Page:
My favorite example of a charter school actually failed due to parental intervention, and I think the story is important enough to put down here at length.
There is a lot of research floating around regarding effective education, almost all of which has been ignored. Some of it is bunk, some of it isn’t, and both the bunk and the not-bunk hide under the same veneer of “science” that shields all social scientists. Some of it actually has been gathered more-or-less scientifically, much of it hasn’t, but a surprising amount of it, when actually applied, produces remarkable results.
One of these not-bunk experiments produced the surprising result that parental involvement in a school environment was counterproductive, and extremely so. The reasoning behind it is simple, thankfully. In order to function properly a school must have authority over its students, and that authority must be absolute while the students are in school. If the authority appears to be diminished, the student’s response to that authority becomes diminished. They do less homework, the attend less class. If you’re young enough you might remember the fallout from this from your own days in high-school. Teachers you respected, you skipped less, you did more homework for, and by and large you learned more from. This authority also allows the creation of an environment in which school work is prioritized over other concerns.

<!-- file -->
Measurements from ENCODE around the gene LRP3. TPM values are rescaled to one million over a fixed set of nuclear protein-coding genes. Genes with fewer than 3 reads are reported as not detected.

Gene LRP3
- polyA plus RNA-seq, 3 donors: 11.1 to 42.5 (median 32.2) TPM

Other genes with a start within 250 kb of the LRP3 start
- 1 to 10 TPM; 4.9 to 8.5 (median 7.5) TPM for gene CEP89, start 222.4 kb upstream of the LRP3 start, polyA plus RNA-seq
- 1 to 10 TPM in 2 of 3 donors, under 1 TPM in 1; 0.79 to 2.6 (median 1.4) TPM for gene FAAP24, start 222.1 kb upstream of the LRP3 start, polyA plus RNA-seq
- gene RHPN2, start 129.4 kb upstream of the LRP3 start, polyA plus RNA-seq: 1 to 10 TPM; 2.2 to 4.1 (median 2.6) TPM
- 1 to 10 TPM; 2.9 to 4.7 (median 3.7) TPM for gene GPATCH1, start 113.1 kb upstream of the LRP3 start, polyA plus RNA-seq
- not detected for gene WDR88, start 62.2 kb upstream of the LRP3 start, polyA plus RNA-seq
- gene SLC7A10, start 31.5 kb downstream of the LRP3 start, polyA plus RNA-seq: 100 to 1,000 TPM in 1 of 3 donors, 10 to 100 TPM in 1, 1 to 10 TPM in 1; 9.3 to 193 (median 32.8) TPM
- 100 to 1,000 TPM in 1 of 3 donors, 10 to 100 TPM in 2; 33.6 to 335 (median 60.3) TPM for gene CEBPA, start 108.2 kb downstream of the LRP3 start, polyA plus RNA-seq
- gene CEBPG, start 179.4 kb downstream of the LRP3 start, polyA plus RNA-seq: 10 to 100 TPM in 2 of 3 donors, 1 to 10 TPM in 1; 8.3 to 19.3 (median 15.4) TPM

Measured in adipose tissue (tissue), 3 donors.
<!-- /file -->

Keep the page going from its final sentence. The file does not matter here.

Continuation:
The problem with parental involvement in school education is that they assume their own ultimate authority over their children and the school must as well. This produces the result that the authority of the school is diminished to a level below that of the parents.
This particular charter school, like most charter schools (that I know of) was an elementary school. It put into play a great deal of the research that was being ignored, testing different principles and practices and measuring the results. The results were great. The kids were learning and their graduates went on to bigger and better things. But parents were cut out of the loop. You can understand how this might upset them, particularly with their kids being that age. There were no teachers’ conferences (again, that I know of) and Parents were not allowed to contact their kids at school unless it was an emergency. Within the school, the school was the ultimate authority.
What is less discussed, of course, is that within the school, the school was the ultimate refuge from the parents. The presumption that all parents are good parents is frankly just wrong, and charter schools of this kind put students with that kind of parent on more equal footing with students born of the other kind.
The details are unknown to me, but essentially the school buckled under parental complaints.
For me though, the more important lesson is that it was working.